There has long been a trading connection between Aquitaine and the south of England. It dates back at least to the marriage of Eleanor of Aquitaine and Henry II in 1152. Eleanor was duchess of Aquitaine in her own right and the duchy was inherited by her descendants, the Plantagenet kings of England. The boundaries of the duchy ebbed and flowed over four centuries, with King John losing a great deal of land in the thirteenth century and Edward III regaining it in the fourteenth. It was very briefly a principality (1362-1372) ruled by Edward of Woodstock, later known as the Black Prince, as a sovereign state.
By the fourteenth century the people of Aquitaine preferred English rule to French rule. They spoke the langue d’oc, the language of the south west, rather than the langue d’oil spoken in Paris and the north east. It wasn’t just in the matter of language that they had little in common with the French. The English king, as duke of Aquitaine, was their natural lord, not the French king. In the Hundred Years’ War Bordeaux was the last town to surrender to the French in 1453. It was this event that brought the war to an end.
Wine has always been important to the region. Gascony (the area to the east and south of Bordeaux) and England had been trading partners for centuries and England was the main market for wine from Gascony and wine was the base of the Gascon economy. An annual wine fleet carried wine from Bordeaux to Bristol and Southampton. Even during times of peace, the ships had pirates to contend with, often from Castile, home to the best sailors in Europe, and Brittany, around which every ship from Bordeaux to England had to pass. When the region came under the French crown it suffered a great deal economically as access to the English market was cut off.
England had produced its own wine from Roman times, but climate change meant that production declined and England had to rely more heavily on imports from the twelfth century on. It was very convenient that this was about the same time that the English crown gained Aquitaine.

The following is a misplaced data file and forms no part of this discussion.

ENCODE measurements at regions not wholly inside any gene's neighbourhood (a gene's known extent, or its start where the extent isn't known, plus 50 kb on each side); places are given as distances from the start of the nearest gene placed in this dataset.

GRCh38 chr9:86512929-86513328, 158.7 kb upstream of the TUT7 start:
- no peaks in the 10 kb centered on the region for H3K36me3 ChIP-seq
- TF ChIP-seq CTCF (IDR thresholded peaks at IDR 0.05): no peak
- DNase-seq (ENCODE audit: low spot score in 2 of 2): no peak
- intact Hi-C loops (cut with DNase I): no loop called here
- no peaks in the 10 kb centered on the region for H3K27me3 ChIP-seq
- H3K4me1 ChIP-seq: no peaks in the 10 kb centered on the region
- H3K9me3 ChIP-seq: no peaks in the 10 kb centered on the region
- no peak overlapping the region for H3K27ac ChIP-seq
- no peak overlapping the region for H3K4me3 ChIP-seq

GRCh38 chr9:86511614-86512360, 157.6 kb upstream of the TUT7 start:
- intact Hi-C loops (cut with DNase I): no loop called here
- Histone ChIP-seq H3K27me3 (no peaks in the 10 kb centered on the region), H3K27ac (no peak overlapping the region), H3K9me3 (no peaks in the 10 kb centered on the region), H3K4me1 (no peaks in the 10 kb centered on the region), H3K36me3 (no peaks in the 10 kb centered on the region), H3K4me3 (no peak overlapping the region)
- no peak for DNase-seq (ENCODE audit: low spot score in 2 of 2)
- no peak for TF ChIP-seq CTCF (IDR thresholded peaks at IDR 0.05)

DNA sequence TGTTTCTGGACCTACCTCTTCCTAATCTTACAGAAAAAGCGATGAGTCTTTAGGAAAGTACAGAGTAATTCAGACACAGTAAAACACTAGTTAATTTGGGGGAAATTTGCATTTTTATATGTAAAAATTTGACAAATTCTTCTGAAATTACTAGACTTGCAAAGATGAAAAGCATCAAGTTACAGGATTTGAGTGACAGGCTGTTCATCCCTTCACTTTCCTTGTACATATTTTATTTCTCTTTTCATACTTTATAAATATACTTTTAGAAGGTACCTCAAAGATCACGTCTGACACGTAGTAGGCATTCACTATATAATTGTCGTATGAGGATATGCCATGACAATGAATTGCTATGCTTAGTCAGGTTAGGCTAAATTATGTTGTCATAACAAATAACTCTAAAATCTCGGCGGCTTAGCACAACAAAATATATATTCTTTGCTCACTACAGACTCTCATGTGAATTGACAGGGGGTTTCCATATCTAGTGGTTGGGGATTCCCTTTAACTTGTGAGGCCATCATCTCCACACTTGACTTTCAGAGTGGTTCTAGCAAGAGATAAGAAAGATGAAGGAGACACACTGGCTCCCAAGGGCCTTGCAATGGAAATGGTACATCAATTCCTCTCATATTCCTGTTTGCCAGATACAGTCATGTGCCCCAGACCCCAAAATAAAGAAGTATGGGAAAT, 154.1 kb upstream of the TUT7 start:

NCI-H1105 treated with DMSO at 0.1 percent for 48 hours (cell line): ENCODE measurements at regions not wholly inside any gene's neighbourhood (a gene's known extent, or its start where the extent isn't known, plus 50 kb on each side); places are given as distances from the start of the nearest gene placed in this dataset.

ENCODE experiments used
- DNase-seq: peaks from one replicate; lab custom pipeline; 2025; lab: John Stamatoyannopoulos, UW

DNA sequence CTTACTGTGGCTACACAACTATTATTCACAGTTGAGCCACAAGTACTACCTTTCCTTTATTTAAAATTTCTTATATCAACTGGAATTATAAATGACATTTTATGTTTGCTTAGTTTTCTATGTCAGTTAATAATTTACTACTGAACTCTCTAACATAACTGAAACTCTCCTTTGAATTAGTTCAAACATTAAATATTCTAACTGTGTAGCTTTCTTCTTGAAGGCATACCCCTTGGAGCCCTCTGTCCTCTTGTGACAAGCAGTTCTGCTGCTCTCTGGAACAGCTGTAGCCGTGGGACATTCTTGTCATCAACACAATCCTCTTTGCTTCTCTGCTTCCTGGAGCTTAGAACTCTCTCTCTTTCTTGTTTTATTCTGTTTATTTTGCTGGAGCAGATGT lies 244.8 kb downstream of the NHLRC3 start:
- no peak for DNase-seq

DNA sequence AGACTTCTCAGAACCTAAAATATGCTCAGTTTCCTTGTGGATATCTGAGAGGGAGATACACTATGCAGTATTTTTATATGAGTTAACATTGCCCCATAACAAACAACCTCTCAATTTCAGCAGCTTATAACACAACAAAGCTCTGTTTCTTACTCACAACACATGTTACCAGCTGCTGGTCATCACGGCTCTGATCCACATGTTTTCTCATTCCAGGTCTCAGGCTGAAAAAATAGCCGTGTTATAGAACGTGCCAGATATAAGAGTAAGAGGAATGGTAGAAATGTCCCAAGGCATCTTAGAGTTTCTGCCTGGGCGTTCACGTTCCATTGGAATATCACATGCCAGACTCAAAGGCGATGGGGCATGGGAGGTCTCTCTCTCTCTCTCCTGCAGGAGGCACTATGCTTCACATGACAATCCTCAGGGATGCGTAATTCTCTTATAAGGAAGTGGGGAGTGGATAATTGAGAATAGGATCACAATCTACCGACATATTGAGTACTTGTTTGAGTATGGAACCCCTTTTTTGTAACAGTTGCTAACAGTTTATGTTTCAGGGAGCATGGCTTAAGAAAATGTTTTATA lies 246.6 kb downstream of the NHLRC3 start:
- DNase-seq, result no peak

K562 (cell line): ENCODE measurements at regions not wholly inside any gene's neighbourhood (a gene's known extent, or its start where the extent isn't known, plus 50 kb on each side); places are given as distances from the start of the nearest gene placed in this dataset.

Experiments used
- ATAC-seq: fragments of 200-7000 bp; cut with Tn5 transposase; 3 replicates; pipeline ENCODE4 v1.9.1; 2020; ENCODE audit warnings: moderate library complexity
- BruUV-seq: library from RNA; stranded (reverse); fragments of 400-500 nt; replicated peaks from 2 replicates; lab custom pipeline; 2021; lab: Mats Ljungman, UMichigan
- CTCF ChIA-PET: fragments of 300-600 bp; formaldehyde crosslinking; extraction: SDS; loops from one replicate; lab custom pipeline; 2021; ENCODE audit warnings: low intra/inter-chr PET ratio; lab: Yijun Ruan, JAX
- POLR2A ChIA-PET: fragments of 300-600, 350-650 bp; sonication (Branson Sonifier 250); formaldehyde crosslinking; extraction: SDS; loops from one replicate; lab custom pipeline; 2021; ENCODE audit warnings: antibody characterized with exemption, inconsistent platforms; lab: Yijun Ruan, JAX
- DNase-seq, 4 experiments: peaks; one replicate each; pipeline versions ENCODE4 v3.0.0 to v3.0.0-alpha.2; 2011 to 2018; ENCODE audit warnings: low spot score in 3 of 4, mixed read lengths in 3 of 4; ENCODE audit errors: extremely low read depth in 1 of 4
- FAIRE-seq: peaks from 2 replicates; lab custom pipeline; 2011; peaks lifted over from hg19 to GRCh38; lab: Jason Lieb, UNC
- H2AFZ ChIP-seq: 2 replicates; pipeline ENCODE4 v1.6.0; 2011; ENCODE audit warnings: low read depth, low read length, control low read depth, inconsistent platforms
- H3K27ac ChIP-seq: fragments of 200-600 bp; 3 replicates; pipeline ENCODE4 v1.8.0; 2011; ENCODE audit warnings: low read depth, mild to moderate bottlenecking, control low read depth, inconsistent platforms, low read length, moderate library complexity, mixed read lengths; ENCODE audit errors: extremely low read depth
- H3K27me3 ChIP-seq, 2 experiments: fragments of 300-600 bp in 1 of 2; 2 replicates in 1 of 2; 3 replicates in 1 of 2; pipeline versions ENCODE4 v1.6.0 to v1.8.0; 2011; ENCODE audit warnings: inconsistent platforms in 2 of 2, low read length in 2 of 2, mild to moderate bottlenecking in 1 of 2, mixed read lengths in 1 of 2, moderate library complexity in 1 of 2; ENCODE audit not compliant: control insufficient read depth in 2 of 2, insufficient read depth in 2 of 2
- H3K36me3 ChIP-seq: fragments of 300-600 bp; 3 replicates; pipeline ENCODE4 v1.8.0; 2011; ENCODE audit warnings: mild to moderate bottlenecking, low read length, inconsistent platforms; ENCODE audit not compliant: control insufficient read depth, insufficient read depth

One of the towns in England to which Bordeaux exported wine was Southampton. The picture at the top of the post is the Medieval Merchant’s House in French Street. As you can see from the barrel, this was the home of a wine merchant. There are vaults below the house where the wine was stored and the shop opened out onto the street where customers could be served. The vaults are stone, which was necessary to keep the wine cool. The house was built by Jean Fortin, a great importer of wine. It was near the quay, which was just the other side of the wall at the back of the house. This is the house that I used as the model for the home of Edward, the wine merchant, in The Winter Love, who imported wine from Gascony.
Much of the wine that came into the town was for the royal household, which explains Edward III’s anger and disgust when the town was raided by the French in 1338 and his wine was destroyed. The wine merchants gave wine to the king as a tax and this wine was stored in the town. Edward III was so angry that he accused the burgesses of conspiring with the French and letting them into the town.
In 1368 a statute was created in England banning English merchants from Bordeaux and Gascony in an attempt to reorganise the wine trade. The Black Prince, who was at that time Prince of Aquitaine, had it repealed as soon as possible, as it was damaging the principality’s wine trade.
Today the Bordeaux region is the largest wine-growing area of France and the English are still great imbibers of the wines of the region. In England we even have a special name for red Bordeaux wine: claret. This was originally a dark rosé and was the most commonly imported wine up until the 1700s.